Computer Translator Reads Between The Tweets. One way to follow what's going on in the Middle East and South Asia right now is through social media — Facebook, Twitter and blog posts.
But of course you have to speak the local languages to do that. So scientists in the U.S. are trying to get computers to work around that problem. There are already computer programs to translate text from one language to another. But languages like Arabic or Urdu are tough — the script and the grammar are hugely different from European languages, and digitized dictionaries and grammatical algorithms for those languages are still in the early stages. These languages are politically important. Mining For Sentiment And Opinion Computer scientist Rohini Srihari says existing computer translators for Urdu are often too literal.
"What I want is to determine who are the people, places and things being talked about," she says. At the University of Buffalo, Srihari has developed a natural language program that she says can do that. Generations Around the Globe - Tammy Erickson. By Tammy Erickson | 8:50 AM April 4, 2011 Geography significantly influences the formation of generational beliefs and behavior.
Each country’s unique social, political, and economic events shape specific views and attitudes among today’s adults. Western generational models cannot be applied broadly to a global workforce. My latest research builds on an approach of understanding the generations by looking at the shared formative events that shaped their early years. We did in-depth research into the events occurring in each country during the time each generational cohort would have been in their teens and pre-teens.
This research, confirmed through personal interviews, highlights the logic of each generation’s response to work and life today, encouraging acceptance and appreciation of the different lenses through which individuals view events. Highlights from this research Perhaps the factor shared most widely by Boomers around the world is simply the sheer size of the cohort. Global Expansion for Small Biz. When Karl Halpert heard that 95 percent of the world’s consumers live outside of the United States, he knew it was time to take his New Mexico-based small business global.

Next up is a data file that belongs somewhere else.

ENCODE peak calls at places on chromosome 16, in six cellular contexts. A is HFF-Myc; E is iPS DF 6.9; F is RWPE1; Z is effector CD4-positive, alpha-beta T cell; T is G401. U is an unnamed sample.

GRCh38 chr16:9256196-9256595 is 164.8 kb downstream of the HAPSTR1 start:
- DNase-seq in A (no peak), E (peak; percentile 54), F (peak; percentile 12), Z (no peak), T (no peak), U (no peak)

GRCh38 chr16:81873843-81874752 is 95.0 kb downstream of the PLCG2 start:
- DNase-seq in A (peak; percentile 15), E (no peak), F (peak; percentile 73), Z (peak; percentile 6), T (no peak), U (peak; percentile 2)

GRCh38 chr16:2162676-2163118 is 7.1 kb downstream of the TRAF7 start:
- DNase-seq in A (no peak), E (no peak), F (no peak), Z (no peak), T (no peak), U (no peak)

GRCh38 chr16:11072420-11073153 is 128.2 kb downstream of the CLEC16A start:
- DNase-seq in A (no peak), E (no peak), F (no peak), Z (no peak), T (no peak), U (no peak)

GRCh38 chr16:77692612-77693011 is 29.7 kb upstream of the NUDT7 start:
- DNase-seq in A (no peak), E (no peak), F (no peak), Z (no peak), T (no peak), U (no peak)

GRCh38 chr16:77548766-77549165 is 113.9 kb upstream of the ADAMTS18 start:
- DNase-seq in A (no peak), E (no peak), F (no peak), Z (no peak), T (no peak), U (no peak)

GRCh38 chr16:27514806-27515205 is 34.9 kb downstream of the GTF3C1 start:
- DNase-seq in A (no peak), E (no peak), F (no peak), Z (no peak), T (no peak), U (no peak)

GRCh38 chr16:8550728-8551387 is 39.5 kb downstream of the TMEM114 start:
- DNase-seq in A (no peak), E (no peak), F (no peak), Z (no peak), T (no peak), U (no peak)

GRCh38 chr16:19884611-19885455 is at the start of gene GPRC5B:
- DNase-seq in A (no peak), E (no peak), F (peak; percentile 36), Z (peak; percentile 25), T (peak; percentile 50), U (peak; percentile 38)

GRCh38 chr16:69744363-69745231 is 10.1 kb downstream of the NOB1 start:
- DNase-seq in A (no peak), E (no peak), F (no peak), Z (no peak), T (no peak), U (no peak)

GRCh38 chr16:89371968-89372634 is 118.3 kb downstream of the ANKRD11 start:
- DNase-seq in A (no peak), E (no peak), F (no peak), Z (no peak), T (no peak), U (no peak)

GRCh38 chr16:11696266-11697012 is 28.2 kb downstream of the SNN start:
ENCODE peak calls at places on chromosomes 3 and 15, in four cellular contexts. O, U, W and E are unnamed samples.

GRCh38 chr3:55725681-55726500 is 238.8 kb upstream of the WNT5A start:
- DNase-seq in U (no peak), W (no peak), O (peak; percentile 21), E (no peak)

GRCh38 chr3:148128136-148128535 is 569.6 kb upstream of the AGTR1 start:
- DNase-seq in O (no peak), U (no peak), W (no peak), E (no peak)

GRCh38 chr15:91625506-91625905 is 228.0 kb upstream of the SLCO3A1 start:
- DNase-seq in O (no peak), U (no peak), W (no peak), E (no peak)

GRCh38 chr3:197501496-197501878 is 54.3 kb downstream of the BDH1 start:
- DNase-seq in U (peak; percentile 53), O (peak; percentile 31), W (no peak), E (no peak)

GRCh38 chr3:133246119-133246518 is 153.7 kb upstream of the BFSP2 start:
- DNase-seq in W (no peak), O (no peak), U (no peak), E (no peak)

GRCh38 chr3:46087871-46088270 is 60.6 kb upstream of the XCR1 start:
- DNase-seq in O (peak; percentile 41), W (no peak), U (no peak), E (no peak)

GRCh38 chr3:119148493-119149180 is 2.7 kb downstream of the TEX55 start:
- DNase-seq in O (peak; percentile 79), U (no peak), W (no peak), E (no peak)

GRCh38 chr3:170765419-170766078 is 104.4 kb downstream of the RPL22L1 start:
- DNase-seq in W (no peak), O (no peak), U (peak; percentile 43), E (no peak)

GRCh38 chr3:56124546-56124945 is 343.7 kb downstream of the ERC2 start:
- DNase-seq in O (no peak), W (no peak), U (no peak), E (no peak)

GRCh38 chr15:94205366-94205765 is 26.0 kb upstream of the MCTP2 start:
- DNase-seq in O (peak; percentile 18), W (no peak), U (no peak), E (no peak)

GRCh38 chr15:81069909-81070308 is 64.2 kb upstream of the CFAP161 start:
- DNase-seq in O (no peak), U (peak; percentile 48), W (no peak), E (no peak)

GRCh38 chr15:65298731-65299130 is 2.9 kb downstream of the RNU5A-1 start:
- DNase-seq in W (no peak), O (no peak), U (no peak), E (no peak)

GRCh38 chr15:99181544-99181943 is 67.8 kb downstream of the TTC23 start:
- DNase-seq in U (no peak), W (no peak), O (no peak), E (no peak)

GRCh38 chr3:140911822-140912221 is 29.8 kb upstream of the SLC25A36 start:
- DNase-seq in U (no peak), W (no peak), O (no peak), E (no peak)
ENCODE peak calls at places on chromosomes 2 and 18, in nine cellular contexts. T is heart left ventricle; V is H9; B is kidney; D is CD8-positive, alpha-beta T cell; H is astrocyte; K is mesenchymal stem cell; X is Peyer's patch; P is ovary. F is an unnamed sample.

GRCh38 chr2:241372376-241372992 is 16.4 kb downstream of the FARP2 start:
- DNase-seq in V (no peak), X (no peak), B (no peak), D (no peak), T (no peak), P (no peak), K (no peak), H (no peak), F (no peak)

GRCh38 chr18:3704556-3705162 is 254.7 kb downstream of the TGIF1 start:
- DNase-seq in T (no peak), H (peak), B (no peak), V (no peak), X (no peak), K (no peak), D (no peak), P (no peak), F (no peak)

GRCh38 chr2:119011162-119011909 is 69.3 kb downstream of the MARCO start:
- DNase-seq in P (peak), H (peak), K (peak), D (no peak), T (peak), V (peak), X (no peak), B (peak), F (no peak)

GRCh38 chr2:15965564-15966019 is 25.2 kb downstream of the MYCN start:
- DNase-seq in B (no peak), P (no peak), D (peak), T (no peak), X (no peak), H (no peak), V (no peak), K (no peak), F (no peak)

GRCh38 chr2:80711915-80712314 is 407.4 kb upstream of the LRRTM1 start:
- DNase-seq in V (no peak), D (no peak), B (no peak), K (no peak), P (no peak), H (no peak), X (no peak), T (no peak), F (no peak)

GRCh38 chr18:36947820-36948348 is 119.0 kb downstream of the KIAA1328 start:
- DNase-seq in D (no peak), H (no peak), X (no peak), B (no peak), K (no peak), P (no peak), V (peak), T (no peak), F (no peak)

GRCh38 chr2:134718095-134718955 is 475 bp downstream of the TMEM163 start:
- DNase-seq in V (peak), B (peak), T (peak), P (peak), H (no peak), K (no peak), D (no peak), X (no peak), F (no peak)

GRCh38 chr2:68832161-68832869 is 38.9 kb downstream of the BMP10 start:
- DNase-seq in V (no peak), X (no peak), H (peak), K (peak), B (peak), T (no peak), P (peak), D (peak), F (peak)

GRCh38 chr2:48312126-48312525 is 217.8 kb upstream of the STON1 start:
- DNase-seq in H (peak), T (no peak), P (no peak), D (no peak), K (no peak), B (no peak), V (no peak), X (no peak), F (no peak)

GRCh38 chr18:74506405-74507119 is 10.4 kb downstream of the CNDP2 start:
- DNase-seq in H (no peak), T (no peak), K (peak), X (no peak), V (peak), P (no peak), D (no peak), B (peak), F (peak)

As the president and CEO of Private Label Select — a manufacturer of lip balms and other personal care products — Halpert said the initial thought of international expansion seemed overwhelming, but the allure of tapping into such a large market was too good of an opportunity to pass up. “It was definitely daunting at first, but once I got on an airplane and met with people, I realized it is about developing relationships,” Halpert told BusinessNewsDaily, “which is not dissimilar from what goes on domestically.”
Today, four years after starting the process, Halpert is selling his products in countries all over the world, including the United Kingdom, Taiwan, Japan and China. “'Made in the USA' holds great cachet throughout the world,” Halpert said. “Everybody loves the romance of going international,” he said. Top Ten Internet Languages. Tallying the number of speakers of the world's languages is an increasingly complex task, particularly with the push in many countries to teach English in their public schools.
How many people can actually use the global language? David Graddol estimated a total of 750 million L1 (first or native language) plus L2 (second or nth language) speakers of English in his Future of English Report (pdf document) for the British Council. One of our subscribers, Prof. Martin Schell, has reviewed Prof. Braj Kachru's new book Asian Englishes which claims that India and China combined have over half a billion "users" of English. Indeed, many people are bilingual or multilingual, but here we assign only one language per person in order to have all the language totals add up to the total world population (zero-sum approach).